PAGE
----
At least one court has held that when the State willingly participates in a pretrial hearing on stipulated facts, it cannot later complain that the motion to quash impermissibly challenged the sufficiency of the evidence. See Cuellar v. State, 957 S.W.2d 134, 136-7 (Tex.App.-Corpus Christi 1997, pet. ref'd). However, this holding has not been followed in a published opinion by any other court and has been strongly criticized in at least one treatise. See 41 George E. Dix & Robert O. Dawson, Texas Practice: Criminal Practice and Procedure § 21.32 (2001). We need not decide whether to follow Cuellar because here the State did not willingly participate in a pretrial hearing on stipulated evidence. Indeed, the parties stipulated to nothing, and no evidence was admitted or judicially noticed. The court had before it statements of defense counsel, to which the prosecutor replied ambiguously: “I'm not entirely in agreement with that. I believe what [defense counsel] said is true, but․” The court also apparently had before it the indictment in the present case and the indictment and complaint in the prior two cases filed against the appellee. But only one of these instruments contained any details regarding the nature of the alleged theft scheme.4 Thus, there was no way for the court to compare the schemes alleged through the two prior charging instruments other than by reliance on defense counsel's statements. In sum, the trial court had no evidence before it, stipulated or otherwise, on which it could have determined the sufficiency issue even under Cuellar.5 Accordingly, we sustain both of the State's issues.
The trial court's order quashing the indictment is reversed, and the case is remanded for further proceedings in accordance with this opinion.
1. The prosecutor went on to say: “The State's position is that the Defendant, while in the employment of Mr. Enos Cabell and Mr. Randall Reed, basically was embezzling monies from the companies, from the businesses.” The court later asked the prosecutor:[I]s there a case on-point where as far as the scheme was different? I mean, we've had joinders forever here where the scheme is the same continuing course of conduct, and of course, the joinder has been okay. But, as far as the scheme used in the Cabell case, anything different than the Reed case?The prosecutor responded, “Not that I'm aware of, Your Honor.” But it is unclear whether he was answering the first question, regarding the existence of caselaw, or the second question, regarding differences in the allegations between the two employers.
2. In oral argument, appellee suggested that this case presented an issue of improper joinder of multiple offenses under section 3.02 of the Penal Code. Tex. Pen.Code Ann. § 3.02 (Vernon 2003). However, because aggregation under section 31.09 results in only one offense being alleged, there cannot be a misjoinder issue related to such aggregation. Wages v. State, 573 S.W.2d 804, 806 (Tex.Crim.App.1978) (“It is axiomatic that you cannot sever One offense.”) (capitalization in original); State v. Weaver, 945 S.W.2d 334, 336 (Tex.App.-Houston [1st Dist.] 1997) (holding that sections of Penal Code chapter 3 regarding joinder do not apply to cases under section 31.09 because aggregation results in only one offense that cannot be severed), aff'd, 982 S.W.2d 892 (Tex.Crim.App.1998).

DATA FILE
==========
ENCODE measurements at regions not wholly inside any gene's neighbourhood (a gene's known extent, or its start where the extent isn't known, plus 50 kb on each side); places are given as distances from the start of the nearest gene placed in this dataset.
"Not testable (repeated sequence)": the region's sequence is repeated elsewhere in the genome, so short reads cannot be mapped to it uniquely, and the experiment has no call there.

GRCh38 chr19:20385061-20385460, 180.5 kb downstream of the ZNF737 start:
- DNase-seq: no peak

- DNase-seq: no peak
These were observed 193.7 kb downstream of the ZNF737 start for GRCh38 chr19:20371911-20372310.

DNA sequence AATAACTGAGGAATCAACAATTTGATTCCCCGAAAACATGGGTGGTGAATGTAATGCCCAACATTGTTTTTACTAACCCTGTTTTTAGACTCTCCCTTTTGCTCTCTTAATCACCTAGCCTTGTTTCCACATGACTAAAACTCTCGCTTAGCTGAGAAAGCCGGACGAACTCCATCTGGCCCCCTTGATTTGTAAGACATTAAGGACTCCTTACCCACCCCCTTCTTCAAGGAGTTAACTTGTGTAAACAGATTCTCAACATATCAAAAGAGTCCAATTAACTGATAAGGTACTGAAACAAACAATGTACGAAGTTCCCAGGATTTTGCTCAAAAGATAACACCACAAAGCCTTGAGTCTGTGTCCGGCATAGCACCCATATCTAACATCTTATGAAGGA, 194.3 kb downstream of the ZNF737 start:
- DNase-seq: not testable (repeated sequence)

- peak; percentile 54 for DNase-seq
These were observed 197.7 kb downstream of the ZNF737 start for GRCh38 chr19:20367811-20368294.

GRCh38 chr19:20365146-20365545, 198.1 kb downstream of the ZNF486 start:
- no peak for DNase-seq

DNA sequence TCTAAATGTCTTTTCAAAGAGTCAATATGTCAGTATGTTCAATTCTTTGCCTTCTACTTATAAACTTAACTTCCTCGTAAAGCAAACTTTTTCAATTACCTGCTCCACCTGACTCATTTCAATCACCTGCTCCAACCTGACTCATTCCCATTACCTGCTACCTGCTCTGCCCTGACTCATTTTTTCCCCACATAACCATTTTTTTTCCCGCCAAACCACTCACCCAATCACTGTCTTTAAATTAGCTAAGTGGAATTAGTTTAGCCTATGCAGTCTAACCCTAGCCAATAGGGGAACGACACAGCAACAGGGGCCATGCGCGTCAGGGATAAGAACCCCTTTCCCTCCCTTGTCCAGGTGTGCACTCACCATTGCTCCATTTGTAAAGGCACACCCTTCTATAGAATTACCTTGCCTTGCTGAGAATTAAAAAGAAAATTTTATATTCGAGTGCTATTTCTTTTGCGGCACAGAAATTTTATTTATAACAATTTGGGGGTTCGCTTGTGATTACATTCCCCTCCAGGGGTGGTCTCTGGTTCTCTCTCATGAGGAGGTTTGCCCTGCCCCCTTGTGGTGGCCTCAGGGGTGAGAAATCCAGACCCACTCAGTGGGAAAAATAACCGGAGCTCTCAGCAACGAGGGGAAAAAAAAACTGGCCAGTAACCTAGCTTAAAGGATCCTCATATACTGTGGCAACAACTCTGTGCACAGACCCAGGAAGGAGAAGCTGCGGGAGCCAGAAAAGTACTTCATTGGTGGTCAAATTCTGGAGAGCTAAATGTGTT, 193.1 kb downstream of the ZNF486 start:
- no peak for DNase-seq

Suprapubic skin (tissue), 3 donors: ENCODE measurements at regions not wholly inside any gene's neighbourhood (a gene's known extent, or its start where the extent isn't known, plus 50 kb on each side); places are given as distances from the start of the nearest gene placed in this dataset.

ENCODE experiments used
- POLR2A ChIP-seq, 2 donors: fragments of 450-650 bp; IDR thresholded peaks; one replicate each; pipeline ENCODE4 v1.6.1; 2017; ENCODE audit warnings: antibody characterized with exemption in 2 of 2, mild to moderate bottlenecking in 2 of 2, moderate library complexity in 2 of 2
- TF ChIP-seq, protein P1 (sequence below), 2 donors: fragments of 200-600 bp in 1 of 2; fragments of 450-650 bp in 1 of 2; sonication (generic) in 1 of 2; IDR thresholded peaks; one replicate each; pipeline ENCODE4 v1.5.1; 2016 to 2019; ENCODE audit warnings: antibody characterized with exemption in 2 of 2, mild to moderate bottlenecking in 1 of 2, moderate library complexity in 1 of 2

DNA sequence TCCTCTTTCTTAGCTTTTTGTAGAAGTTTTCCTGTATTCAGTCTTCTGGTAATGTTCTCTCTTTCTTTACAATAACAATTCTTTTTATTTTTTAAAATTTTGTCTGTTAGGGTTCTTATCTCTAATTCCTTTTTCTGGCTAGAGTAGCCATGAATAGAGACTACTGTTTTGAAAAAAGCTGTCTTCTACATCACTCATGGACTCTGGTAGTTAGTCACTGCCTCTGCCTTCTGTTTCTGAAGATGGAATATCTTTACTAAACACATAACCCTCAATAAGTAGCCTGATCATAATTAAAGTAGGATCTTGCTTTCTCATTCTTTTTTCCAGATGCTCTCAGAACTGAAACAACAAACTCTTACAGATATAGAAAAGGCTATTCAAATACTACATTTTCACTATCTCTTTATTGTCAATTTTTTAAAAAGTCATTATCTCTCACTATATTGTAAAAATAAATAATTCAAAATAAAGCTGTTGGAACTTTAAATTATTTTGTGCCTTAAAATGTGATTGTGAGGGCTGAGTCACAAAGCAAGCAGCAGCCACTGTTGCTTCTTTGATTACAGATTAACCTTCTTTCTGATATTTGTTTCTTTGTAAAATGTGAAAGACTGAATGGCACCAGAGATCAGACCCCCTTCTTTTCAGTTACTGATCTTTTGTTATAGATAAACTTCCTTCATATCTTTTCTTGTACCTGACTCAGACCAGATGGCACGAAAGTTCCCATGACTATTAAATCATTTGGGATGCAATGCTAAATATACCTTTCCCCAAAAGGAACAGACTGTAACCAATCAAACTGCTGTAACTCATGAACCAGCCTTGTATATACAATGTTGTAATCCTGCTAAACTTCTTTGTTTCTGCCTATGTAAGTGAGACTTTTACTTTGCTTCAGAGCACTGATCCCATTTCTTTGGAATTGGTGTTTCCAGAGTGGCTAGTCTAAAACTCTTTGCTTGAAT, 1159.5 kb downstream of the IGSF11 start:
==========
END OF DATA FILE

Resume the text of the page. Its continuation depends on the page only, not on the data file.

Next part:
3. Appellee cites Callins v. State, 780 S.W.2d 176 (Tex.Crim.App.1986), for the proposition that a trial court may consider the allegations in an indictment to determine whether they were properly joined. In that case, the court dealt with the misjoinder of several nonproperty offenses in one indictment. Id. at 179, 182-83. This was a defect on the face of the indictment that did not require any evidence to establish. In the present case, however, the indictment alleges only one offense (although occurring at various times and involving various complainants). See, e.g., Brown v. State, 640 S.W.2d 275, 278 (Tex.Crim.App.1982) (holding aggregation under section 31.09 creates one offense that cannot be severed). The indictment in this case, therefore, does not run afoul of Callins.
4. The complaint included a probable cause affidavit relating the alleged scheme at Randall Reed.
5. Appellee relies heavily on the findings of fact entered by the trial court. As mentioned, these findings tracked the statements made by defense counsel at the hearing. However, even if such findings could be deemed appropriate under Cuellar, there was no evidence before the trial court to support the findings.
ADELE HEDGES, Chief Justice.